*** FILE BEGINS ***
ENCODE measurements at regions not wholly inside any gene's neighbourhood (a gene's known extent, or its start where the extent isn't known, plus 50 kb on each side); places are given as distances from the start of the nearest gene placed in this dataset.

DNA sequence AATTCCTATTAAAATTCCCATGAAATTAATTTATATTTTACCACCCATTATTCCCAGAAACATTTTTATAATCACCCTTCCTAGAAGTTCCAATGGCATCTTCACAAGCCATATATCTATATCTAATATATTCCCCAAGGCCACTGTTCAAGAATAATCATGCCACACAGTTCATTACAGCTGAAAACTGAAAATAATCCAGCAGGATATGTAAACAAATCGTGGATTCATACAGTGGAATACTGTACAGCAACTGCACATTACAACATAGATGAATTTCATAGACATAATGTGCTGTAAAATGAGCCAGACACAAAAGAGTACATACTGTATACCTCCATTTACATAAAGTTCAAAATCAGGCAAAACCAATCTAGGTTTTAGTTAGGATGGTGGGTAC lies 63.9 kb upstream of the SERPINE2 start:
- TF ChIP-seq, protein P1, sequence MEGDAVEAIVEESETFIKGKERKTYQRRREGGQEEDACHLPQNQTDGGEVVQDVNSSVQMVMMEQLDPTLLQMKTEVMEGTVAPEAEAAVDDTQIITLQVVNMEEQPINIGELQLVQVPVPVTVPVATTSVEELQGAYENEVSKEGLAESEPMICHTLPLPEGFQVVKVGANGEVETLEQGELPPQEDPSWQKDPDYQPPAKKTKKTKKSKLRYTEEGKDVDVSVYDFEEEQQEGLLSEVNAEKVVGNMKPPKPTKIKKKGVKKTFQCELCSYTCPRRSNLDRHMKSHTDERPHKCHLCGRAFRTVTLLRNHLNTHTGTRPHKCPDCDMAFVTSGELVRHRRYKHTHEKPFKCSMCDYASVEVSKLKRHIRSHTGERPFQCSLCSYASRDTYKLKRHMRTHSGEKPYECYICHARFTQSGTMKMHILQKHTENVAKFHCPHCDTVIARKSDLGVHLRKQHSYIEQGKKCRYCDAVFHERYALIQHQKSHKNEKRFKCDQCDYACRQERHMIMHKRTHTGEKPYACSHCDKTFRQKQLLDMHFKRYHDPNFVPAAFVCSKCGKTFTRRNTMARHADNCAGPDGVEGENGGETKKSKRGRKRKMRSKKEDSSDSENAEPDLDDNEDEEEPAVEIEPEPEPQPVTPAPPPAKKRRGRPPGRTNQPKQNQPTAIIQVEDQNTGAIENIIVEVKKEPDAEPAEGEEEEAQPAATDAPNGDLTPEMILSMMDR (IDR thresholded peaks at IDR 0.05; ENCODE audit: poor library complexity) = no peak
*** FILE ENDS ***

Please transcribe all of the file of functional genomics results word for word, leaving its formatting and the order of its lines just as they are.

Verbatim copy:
ENCODE measurements at regions not wholly inside any gene's neighbourhood (a gene's known extent, or its start where the extent isn't known, plus 50 kb on each side); places are given as distances from the start of the nearest gene placed in this dataset.

DNA sequence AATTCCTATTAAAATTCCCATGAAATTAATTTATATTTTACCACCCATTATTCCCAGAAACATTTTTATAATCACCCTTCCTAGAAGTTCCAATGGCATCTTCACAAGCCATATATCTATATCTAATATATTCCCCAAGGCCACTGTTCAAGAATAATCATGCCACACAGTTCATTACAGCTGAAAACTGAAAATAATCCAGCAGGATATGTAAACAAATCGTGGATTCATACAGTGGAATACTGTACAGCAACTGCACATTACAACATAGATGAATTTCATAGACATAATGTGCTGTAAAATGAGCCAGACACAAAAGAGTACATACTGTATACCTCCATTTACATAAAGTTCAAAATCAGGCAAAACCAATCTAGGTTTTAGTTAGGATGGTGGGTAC lies 63.9 kb upstream of the SERPINE2 start:
- TF ChIP-seq, protein P1, sequence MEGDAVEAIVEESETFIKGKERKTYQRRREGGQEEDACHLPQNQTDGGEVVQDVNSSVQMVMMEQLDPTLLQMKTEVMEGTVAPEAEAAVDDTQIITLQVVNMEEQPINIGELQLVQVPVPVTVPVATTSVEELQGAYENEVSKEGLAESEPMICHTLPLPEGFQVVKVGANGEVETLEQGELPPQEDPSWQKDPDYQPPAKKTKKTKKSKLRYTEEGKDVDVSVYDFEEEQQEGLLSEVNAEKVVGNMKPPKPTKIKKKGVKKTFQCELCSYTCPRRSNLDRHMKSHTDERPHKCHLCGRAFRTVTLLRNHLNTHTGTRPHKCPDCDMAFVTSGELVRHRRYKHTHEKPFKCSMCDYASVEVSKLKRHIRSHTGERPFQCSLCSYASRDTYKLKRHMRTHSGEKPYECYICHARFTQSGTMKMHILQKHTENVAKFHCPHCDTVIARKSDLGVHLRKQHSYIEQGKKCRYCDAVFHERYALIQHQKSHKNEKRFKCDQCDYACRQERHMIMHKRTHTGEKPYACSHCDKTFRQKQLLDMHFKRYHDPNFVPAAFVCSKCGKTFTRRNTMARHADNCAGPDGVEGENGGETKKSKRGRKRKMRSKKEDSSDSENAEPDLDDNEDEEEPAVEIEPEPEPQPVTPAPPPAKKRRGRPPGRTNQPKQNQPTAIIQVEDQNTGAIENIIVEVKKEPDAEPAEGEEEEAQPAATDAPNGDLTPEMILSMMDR (IDR thresholded peaks at IDR 0.05; ENCODE audit: poor library complexity) = no peak